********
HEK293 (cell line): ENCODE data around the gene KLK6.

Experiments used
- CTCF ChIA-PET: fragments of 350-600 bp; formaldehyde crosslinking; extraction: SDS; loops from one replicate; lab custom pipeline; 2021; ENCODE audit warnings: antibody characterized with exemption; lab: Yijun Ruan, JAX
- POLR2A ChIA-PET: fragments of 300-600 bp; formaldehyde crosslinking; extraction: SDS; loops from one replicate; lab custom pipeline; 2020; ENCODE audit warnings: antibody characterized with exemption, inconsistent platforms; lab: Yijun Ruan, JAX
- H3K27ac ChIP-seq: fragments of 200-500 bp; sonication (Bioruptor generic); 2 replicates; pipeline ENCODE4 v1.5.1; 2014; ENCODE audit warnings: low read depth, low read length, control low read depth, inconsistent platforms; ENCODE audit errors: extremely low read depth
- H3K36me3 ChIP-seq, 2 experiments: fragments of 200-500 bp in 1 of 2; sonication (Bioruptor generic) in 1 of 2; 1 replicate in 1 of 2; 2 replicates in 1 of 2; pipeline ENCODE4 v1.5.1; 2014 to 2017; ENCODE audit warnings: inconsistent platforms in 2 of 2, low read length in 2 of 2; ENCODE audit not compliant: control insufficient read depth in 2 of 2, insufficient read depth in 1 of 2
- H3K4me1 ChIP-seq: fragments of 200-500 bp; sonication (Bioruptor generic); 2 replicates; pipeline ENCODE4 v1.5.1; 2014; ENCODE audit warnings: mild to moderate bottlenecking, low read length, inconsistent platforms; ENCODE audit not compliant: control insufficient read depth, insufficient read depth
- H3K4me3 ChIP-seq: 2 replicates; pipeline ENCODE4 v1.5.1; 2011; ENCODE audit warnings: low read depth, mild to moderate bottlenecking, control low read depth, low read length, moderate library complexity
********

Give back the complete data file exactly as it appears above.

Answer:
HEK293 (cell line): ENCODE data around the gene KLK6.

Experiments used
- CTCF ChIA-PET: fragments of 350-600 bp; formaldehyde crosslinking; extraction: SDS; loops from one replicate; lab custom pipeline; 2021; ENCODE audit warnings: antibody characterized with exemption; lab: Yijun Ruan, JAX
- POLR2A ChIA-PET: fragments of 300-600 bp; formaldehyde crosslinking; extraction: SDS; loops from one replicate; lab custom pipeline; 2020; ENCODE audit warnings: antibody characterized with exemption, inconsistent platforms; lab: Yijun Ruan, JAX
- H3K27ac ChIP-seq: fragments of 200-500 bp; sonication (Bioruptor generic); 2 replicates; pipeline ENCODE4 v1.5.1; 2014; ENCODE audit warnings: low read depth, low read length, control low read depth, inconsistent platforms; ENCODE audit errors: extremely low read depth
- H3K36me3 ChIP-seq, 2 experiments: fragments of 200-500 bp in 1 of 2; sonication (Bioruptor generic) in 1 of 2; 1 replicate in 1 of 2; 2 replicates in 1 of 2; pipeline ENCODE4 v1.5.1; 2014 to 2017; ENCODE audit warnings: inconsistent platforms in 2 of 2, low read length in 2 of 2; ENCODE audit not compliant: control insufficient read depth in 2 of 2, insufficient read depth in 1 of 2
- H3K4me1 ChIP-seq: fragments of 200-500 bp; sonication (Bioruptor generic); 2 replicates; pipeline ENCODE4 v1.5.1; 2014; ENCODE audit warnings: mild to moderate bottlenecking, low read length, inconsistent platforms; ENCODE audit not compliant: control insufficient read depth, insufficient read depth
- H3K4me3 ChIP-seq: 2 replicates; pipeline ENCODE4 v1.5.1; 2011; ENCODE audit warnings: low read depth, mild to moderate bottlenecking, control low read depth, low read length, moderate library complexity